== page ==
The country’s poorest parents have half the chance of getting their child into an outstanding primary school compared to the richest ones, according to new research by Teach First.
The findings came on the same day as an NUT poll revealed a growing problem of "holiday hunger" affecting disadvantaged pupils.
Teach First found that only 15 per cent of children from the poorest 30 per cent of families currently attend a primary school rated 'outstanding' by Ofsted, compared to 27 per cent of children from the richest 30 per cent of families.
Top schools tend to be in better-off areas
The research also revealed that 11 per cent of children in the most disadvantaged families currently attend a primary which requires improvement or is deemed inadequate, compared to just 6 per cent of the richest ones.
The inequality continues at secondary school, with 24 per cent of the poorest children going onto a school rated as inadequate or requiring improvement, compared to just 10 per cent of their wealthiest peers.
Brett Wigdortz, the chief executive and founder of Teach First, said: “We know that all families care about giving their children the best possible start in life, but as outstanding schools are unfairly concentrated in richer communities, poorer families are finding themselves priced out.
“As a society we must challenge the idea that where a child is from, or how rich their parents are, determines whether they get access to an outstanding education.”
The Teach First analysis was published on the same day as the findings of an NUT poll in which more than half of respondents said their pupils were affected by “holiday hunger”.
While many children from poor families are eligible for free school meals during term times, the union said it had heard anecdotal evidence of a growing problem of hunger among children during the holidays.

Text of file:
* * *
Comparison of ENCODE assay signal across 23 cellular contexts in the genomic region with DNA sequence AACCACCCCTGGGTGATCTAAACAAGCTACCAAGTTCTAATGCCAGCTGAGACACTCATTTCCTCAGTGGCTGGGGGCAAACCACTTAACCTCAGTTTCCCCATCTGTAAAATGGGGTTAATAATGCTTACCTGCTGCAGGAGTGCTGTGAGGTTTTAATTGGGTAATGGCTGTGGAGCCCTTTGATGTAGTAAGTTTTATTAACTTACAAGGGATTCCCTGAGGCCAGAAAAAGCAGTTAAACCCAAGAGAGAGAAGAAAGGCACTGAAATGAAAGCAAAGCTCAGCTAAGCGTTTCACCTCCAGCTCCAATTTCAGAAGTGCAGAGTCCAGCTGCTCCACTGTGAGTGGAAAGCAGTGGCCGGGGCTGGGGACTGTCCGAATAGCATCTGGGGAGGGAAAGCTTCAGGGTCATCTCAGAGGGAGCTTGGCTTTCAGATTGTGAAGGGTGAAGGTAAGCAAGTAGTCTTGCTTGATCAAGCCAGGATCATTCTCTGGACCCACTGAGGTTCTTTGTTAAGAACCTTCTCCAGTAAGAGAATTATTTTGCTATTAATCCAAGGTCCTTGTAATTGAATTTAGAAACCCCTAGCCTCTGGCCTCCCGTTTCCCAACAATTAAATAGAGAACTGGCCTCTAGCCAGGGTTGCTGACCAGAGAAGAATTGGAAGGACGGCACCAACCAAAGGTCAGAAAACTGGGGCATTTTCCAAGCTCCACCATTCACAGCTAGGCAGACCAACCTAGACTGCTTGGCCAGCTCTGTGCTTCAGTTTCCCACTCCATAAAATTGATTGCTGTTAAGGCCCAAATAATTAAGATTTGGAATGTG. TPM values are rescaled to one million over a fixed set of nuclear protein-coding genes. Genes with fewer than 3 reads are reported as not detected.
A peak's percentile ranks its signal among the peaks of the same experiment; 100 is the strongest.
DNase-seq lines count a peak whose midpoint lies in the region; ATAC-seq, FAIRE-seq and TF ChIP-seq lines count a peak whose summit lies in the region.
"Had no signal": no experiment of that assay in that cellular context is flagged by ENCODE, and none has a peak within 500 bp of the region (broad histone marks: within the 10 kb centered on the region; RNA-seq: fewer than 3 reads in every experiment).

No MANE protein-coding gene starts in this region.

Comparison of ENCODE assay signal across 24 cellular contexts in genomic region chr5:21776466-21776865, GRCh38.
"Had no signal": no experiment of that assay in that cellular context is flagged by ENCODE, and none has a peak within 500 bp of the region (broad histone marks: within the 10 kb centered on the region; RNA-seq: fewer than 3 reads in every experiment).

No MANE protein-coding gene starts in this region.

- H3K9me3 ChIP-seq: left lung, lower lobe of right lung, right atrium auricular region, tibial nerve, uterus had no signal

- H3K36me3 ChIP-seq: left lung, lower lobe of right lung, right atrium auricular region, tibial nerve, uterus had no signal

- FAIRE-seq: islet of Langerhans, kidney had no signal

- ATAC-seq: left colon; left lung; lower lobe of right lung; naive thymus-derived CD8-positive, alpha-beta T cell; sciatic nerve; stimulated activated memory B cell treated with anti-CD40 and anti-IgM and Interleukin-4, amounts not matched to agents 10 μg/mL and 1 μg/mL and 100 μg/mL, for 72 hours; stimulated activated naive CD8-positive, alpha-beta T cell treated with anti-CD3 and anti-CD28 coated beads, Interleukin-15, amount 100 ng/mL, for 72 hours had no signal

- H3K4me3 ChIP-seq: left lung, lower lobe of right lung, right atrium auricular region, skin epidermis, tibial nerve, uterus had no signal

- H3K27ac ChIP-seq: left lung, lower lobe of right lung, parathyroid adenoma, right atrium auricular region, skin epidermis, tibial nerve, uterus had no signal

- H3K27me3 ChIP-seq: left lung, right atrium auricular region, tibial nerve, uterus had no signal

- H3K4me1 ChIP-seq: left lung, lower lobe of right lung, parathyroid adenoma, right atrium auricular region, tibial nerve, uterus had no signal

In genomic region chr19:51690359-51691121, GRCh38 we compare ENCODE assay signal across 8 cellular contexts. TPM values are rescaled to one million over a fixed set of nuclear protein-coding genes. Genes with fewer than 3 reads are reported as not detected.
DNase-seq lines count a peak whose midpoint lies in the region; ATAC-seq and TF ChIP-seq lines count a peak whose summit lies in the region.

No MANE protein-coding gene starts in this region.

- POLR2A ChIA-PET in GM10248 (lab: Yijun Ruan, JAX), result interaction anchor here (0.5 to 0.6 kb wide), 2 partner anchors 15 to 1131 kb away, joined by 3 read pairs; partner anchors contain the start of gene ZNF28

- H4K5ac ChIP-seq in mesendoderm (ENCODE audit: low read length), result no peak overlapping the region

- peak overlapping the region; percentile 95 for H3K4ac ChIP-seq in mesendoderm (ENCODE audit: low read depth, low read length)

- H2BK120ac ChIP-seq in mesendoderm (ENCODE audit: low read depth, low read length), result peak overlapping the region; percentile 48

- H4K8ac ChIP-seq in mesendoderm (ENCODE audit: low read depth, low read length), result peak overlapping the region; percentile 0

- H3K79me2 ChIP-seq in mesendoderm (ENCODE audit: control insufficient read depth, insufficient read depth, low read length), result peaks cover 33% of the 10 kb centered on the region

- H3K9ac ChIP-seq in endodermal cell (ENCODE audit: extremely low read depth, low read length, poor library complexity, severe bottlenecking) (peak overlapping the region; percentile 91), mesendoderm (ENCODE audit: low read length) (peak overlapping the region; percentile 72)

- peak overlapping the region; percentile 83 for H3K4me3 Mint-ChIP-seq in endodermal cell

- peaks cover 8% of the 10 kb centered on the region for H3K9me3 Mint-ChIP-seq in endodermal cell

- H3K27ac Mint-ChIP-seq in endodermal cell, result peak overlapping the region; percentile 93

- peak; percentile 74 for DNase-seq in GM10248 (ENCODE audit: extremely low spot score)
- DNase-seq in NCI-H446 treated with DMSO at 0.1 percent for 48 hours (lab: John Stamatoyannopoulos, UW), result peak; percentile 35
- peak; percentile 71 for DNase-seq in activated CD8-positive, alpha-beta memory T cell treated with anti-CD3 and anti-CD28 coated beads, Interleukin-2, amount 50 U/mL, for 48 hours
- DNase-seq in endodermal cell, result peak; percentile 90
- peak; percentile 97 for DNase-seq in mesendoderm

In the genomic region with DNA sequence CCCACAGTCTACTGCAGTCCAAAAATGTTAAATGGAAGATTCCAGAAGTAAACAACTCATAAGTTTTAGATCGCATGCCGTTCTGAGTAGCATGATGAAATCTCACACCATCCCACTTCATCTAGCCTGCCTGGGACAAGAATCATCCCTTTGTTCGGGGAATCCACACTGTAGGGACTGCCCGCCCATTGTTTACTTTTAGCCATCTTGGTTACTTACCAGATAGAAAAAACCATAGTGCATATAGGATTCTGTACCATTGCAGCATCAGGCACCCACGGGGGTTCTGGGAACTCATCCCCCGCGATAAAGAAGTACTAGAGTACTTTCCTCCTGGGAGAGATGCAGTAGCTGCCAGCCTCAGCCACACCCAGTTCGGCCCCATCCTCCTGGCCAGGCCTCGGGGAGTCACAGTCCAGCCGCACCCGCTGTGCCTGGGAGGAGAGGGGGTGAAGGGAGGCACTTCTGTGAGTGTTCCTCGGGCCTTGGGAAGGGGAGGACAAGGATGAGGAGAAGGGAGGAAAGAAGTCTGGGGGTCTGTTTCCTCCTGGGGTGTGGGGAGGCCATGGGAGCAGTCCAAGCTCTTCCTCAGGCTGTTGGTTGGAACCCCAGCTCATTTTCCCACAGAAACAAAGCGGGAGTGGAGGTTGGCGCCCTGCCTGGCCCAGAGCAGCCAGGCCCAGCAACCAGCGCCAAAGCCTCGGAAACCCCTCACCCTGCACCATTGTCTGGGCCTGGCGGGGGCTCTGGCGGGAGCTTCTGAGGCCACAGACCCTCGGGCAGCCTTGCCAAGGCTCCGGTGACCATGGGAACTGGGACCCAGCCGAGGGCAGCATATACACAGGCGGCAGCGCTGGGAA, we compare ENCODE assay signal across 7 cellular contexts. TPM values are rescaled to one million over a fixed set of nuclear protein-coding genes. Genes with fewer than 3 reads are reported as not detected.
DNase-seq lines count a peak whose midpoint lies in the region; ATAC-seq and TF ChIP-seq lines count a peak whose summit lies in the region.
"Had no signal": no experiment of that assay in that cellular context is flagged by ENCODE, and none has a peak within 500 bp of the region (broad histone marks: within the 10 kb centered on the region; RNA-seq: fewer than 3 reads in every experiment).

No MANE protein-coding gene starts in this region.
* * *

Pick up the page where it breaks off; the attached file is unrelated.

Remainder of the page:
'A large number of pupils are consistently hungry'
According to its survey, which was responded to by 619 primary school members, 51 per cent said that pupils at their schools suffered holiday hunger.
Of those respondents who said they had witnessed holiday hunger, 37 per cent said they had seen pupils returning to school with signs of malnourishment.
And 80 per cent of respondents reporting holiday hunger said the numbers affected had increased over the last two years.
One respondent said: “It’s heart-breaking to hear children not wanting holidays because they don’t get to eat enough”.
Another commented: “A large number of pupils are consistently hungry, not just in the holidays. Weekend are a particularly worrying time for pupils and a large number of pupils have just one main meal a day – school lunch.”
Kevin Courtney, the NUT’s general secretary, said: “When children come to school hungry or malnourished, this has a negative impact on their physical and mental wellbeing and it also impairs their ability to learn by reducing their ability to concentrate.”
He said the government needed to take “urgent action” by adopting a “serious poverty reduction strategy”, including the implementation of universal free school meals for primary children and measures to tackle holiday hunger.